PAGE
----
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Canadian retiree helping to send gear to underequipped Dominican fire halls

Carl Eggiman sits in his condo's garden in the Dominican Republic, iPad in hand and sipping cafe con leche.

"It's not Tim Hortons," he says over the phone from Punta Cana, "but it is good Dominican coffee."

It's been five years since the eastern Ontario retiree bought his Caribbean condo and four since he helped set up the first fire department in Punta Cana's north.

Since then, Eggiman led the effort to provide seven underequipped fire departments with donated Canadian equipment. It involved more than 10 shipments, 3.6 tonnes and $1.25 million worth of gear — including two fire trucks — and $25,000 of Eggiman's own money.

And now, Eggiman is setting his sights on equipping all 165 of the country’s fire departments, an initiative that can require up to 150 tonnes of additional shipments.

"We can probably have it done within four to six months," he says.

Eggiman, of Carrying Place, Ont., near Belleville, was a provincial police officer before he left in 2000 to manage his wife's Tim Hortons franchise. As they neared retirement, the couple bought property in the Dominican Republic, and Eggiman learned of the lack of a fire department through the local Rotary club.

He then established the fire department together with the community, and that one initiative soon flourished into a long-term project to modernize the region's fire departments.

Punta Cana fire chief Miguel Angel Alvarez says many of the region's departments are wildly underequipped, with some lacking even a fire truck with a pump for putting out large fires.

"The lack of equipment and tools not only makes it difficult for firefighters, it also endangers their lives," he says in a translated email.

Working with Dominican fire departments, Eggiman travels each year to Ontario to canvass the province's fire departments for gear.

In May he became the Ontario representative for Firefighters Without Borders Canada and his mandate expanded to encompass the entire Dominican Republic.

The group's president Randy Dubbert says firefighting technology evolves faster than equipment wears out, so Canadian fire departments often have a lot of surplus as they get new gear while the old equipment is still usable.

Even before getting involved with Firefighters Without Borders Canada, Eggiman managed to get 12 fire departments on board that were keen to repurpose their equipment.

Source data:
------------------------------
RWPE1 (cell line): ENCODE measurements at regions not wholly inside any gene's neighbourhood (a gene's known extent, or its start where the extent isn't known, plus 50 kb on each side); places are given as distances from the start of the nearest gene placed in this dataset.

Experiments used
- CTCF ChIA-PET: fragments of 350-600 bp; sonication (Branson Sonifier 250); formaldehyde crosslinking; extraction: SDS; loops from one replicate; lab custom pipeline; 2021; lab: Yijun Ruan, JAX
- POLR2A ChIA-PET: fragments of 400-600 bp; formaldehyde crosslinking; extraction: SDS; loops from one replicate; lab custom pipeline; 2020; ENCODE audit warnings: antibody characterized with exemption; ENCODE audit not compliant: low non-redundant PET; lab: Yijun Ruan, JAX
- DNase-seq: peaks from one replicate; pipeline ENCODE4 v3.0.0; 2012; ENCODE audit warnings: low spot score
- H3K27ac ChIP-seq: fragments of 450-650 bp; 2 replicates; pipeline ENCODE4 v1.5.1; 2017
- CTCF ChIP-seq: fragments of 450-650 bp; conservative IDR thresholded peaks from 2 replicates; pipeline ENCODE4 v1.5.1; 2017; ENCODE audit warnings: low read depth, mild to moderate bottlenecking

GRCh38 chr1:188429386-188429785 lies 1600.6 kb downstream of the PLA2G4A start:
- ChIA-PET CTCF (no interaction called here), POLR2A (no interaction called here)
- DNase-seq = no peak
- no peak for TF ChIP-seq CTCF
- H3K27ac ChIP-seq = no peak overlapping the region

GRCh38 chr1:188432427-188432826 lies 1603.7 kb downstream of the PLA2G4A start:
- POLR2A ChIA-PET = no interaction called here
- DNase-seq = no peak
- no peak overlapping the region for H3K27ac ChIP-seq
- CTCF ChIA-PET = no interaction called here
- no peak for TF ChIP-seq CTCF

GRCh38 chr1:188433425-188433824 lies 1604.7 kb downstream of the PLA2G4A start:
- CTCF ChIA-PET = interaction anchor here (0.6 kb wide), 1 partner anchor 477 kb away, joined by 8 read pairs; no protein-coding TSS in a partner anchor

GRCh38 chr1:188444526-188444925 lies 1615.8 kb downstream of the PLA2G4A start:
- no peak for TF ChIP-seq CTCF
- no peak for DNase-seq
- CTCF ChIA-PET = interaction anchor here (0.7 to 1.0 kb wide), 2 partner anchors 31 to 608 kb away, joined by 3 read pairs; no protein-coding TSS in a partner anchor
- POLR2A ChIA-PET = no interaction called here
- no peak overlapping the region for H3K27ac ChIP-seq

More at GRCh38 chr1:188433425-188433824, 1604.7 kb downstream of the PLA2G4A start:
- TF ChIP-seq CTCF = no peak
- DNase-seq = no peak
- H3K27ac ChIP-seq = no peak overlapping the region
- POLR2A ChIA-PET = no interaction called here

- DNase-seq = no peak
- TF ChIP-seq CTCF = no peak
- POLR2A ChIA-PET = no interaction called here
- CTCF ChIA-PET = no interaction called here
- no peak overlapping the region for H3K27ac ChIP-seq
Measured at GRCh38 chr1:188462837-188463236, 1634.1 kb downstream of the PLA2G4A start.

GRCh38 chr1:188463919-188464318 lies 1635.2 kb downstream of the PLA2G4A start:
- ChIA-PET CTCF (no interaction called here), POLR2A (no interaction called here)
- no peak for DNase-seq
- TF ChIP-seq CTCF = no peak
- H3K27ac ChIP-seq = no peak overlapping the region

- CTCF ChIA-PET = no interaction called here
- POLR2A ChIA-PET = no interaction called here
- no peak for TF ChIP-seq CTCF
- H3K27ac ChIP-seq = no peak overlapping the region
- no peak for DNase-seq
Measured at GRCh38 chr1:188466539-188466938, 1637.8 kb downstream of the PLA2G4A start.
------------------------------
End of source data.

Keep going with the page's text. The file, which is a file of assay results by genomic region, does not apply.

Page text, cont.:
The enthusiasm then spread, with the Canadian consulate in the Dominican Republic and the Toronto-based Sunwing Airlines offering help with air shipping.

After making contact, Firefighters Without Borders put Eggiman in touch with an 18-year-old volunteer firefighter from New Brunswick, who canvassed his province and contributed 50 boxes of gear, worth about $25,000, to Eggiman's cause.

Early this month, nearly 15 tonnes of equipment, including an ambulance — Eggiman's largest shipment to date — left the Port of Saint John in New Brunswick.

It was more than everything he had shipped previously, so heavy that planes could not take it.

So it marked the first time a shipment went by sea — it was also the first time one got stuck.

The 12-metre cargo box arrived in the Dominican Sept. 10, but was held at customs for nearly two weeks.

Eggiman, who was in New Brunswick to co-ordinate the shipment at the time, says the holdup was a result of him modifying paperwork while equipment was en route. Eggiman's wife and Alvarez worked respectively with Canadian and Dominican Republic authorities to resolve the issue.

The shipment was unpacked about one week ago and is Eggiman is currently working to distribute the gear among local fire departments.

While modernizing an entire country's equipment sounds daunting, similar initiatives have been undertaken before.

In a four-year effort that ended last year, Firefighters Without Borders delivered more than 800 sets of personal protective equipment, including suits, helmets, goggles and boots, to El Salvador. To date, more than 70 per cent of firefighting equipment in use in the country originated from the group.

It is a stand-alone, all-volunteer organization with few resources and scarce funding, but Firefighters Without Borders has expanded to help fire departments in eight countries since its founding in 2008.

Eggiman said he and Firefighters Without Borders are already setting their sights beyond the Dominican Republic, to regions previously untouched, such as Haiti and Antigua.

"What Canadians do is help other countries," he says.



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